Player Character Levels: Player characters are the characters players choose and customize. There are eight skills characters can develop: view, intention, speech, action, livelihood, energy, mindfulness, and concentration. Your character has a numeric level determined by their lowest skill level. (If you’re playing a hacker with level-8 (out of 8) mindfulness skills, but her intention level is only 4, she’s a Level 4 Hacker.) The game uses three eight-sided dice (D8s), and your character’s level determines how many dice you get to roll during a challenge. (In the case of the Level 4 Hacker, you’d get to roll two D8s.) The outcome is decided by the highest number on one of the dice -- not the sum.) If it’s more than the pre-defined difficulty level of the challenge or opponent, the outcome is positive. If it’s less, well, not so great for you. However, characters can get a modifier (more on modifiers in the game guides, if you’re not familiar) for having higher levels in other skills. (Our Level 4 Hacker has level-8 mindfulness, which might result in a +1 or +2 modifier depending on the situation.) Player characters also have a few other stats (levels) for things like defense, charisma, karma, etc.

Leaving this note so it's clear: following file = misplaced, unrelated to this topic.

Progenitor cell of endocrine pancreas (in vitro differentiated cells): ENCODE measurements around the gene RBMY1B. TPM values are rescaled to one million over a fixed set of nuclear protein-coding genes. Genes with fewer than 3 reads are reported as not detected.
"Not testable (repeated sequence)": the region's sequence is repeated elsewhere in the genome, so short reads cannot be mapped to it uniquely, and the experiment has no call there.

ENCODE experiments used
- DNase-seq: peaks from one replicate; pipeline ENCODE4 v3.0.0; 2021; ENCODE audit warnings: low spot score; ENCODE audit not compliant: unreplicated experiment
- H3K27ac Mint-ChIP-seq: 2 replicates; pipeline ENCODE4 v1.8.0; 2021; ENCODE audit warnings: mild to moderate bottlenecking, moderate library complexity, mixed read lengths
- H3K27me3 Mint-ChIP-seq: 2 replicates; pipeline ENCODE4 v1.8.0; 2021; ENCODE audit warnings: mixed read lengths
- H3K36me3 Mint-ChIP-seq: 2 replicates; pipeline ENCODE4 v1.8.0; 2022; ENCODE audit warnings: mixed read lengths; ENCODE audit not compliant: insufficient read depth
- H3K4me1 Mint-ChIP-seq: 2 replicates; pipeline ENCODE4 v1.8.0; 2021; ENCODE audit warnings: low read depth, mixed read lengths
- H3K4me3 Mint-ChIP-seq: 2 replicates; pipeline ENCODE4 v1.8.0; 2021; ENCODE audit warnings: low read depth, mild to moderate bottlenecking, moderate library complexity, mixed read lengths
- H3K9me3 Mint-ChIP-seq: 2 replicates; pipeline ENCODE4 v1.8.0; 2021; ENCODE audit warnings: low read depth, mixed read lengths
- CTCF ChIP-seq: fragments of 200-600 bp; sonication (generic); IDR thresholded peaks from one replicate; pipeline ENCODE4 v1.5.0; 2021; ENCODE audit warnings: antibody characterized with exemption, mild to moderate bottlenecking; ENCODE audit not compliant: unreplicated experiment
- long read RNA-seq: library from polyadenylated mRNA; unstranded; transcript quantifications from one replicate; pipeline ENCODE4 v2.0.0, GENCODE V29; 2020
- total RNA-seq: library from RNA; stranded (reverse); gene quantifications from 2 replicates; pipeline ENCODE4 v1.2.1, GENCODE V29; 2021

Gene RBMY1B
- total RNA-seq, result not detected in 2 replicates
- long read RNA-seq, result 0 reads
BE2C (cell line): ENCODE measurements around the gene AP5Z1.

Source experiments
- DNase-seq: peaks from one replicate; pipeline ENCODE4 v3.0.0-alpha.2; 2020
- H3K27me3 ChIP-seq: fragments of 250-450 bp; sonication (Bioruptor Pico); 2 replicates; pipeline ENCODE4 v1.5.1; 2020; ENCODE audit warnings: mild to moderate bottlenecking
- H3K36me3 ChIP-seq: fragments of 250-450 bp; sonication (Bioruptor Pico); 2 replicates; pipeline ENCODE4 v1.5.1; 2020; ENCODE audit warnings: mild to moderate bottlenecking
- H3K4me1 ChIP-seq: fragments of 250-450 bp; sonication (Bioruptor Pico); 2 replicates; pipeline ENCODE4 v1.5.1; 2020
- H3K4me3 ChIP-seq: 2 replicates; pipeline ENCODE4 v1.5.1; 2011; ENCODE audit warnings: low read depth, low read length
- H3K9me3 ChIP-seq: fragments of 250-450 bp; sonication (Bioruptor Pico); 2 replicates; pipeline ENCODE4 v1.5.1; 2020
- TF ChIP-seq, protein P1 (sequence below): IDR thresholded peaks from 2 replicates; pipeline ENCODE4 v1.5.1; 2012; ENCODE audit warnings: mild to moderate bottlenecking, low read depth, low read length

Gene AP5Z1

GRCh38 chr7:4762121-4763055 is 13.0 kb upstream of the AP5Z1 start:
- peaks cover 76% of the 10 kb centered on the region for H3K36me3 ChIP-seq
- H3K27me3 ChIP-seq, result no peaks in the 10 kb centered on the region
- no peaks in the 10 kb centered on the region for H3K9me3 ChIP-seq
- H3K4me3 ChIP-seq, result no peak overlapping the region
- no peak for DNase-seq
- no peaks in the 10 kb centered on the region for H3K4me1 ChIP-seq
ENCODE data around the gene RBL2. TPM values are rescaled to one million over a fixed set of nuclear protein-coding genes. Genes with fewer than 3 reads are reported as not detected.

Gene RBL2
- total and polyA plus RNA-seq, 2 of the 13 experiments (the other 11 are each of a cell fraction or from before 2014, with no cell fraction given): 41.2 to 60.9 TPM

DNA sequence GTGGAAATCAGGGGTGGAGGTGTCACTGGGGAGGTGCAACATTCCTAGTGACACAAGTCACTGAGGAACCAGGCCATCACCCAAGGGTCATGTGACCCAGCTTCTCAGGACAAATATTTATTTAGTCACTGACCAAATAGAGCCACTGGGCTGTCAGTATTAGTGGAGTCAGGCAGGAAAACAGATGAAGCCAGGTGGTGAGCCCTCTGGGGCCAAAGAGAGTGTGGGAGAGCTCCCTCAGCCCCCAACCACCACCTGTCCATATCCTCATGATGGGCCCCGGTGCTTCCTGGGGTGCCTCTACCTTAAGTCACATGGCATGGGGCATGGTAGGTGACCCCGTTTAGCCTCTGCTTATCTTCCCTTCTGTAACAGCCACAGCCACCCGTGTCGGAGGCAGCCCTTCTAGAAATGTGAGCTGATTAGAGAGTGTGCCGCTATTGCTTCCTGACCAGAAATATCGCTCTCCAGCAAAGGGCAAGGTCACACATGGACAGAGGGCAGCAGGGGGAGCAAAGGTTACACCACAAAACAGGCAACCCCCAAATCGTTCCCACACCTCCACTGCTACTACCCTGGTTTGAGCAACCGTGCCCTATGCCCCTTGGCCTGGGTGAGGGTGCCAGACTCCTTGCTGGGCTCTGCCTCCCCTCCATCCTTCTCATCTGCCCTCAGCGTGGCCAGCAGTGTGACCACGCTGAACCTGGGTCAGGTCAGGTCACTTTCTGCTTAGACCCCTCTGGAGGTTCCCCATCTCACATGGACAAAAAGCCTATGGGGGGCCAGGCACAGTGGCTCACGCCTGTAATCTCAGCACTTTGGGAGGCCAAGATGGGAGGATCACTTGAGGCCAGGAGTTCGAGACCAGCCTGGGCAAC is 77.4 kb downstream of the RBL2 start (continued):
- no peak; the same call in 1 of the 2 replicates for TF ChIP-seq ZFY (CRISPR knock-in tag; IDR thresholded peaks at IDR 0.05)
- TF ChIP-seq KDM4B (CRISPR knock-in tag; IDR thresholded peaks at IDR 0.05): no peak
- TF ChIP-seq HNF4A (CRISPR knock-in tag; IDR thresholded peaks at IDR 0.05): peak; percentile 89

Game Character Levels: Game characters are the opponents or other characters written into the quest. Let’s say an aggressive game character (maybe one of those bandits) attacks your player characters. When this happens, your player character defense levels and equipment will be crucial. The Guru Guide rolls on behalf of the game character, and if the game character wins the roll, the player character loses Life Points. Losing life points is not good for your character, obviously, but a dedication to creative, nonviolent solutions will pay off in the end. In most RPGs, passive resistance would weaken a player character; in Lotus Dimension, peaceful strategies strengthen characters, even if they aren’t successful right away.